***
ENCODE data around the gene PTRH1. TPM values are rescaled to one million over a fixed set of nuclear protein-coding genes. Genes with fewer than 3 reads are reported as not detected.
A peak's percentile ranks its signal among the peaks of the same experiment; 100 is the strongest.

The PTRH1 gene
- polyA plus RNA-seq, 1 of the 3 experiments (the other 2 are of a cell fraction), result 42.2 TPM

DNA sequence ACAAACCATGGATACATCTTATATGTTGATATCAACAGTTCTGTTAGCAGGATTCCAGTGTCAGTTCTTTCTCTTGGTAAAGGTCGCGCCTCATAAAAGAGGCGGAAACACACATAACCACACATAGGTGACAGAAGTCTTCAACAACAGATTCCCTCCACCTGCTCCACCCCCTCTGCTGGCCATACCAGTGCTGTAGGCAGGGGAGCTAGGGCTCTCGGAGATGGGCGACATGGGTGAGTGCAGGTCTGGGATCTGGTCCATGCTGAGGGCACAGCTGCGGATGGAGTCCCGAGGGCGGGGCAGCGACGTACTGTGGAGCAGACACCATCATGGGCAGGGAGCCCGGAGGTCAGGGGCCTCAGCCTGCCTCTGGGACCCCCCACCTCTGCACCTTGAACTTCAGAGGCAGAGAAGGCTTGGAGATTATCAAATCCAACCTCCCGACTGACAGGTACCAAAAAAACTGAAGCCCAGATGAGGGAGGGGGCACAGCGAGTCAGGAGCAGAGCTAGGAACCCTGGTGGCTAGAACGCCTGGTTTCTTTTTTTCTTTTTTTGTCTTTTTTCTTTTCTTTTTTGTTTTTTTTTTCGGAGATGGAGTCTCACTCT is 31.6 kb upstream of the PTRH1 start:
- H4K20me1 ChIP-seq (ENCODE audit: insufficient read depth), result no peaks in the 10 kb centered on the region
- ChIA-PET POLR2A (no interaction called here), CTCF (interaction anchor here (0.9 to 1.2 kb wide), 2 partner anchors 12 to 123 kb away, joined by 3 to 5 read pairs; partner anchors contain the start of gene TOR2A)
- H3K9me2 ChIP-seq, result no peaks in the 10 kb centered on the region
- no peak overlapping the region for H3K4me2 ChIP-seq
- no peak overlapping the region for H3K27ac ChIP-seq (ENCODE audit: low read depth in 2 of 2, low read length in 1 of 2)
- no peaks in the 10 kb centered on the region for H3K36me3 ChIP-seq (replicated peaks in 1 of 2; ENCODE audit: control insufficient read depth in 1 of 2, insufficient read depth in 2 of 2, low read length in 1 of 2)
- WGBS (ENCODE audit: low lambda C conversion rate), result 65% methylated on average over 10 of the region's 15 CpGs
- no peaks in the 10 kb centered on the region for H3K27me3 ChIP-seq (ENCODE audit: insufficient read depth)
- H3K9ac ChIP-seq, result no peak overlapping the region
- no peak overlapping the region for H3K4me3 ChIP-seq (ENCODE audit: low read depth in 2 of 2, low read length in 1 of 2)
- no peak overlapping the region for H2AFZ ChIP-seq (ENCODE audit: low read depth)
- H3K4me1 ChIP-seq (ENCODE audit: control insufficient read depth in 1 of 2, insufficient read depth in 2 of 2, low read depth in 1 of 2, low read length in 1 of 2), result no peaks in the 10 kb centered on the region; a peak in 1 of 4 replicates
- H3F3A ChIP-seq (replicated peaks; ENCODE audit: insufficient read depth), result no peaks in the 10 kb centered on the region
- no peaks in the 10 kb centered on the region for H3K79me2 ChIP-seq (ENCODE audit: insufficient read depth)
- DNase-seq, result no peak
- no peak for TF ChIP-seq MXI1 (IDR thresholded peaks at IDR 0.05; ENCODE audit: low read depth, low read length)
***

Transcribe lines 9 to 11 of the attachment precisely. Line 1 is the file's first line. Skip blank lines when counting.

- no peak overlapping the region for H3K4me2 ChIP-seq
- no peak overlapping the region for H3K27ac ChIP-seq (ENCODE audit: low read depth in 2 of 2, low read length in 1 of 2)
- no peaks in the 10 kb centered on the region for H3K36me3 ChIP-seq (replicated peaks in 1 of 2; ENCODE audit: control insufficient read depth in 1 of 2, insufficient read depth in 2 of 2, low read length in 1 of 2)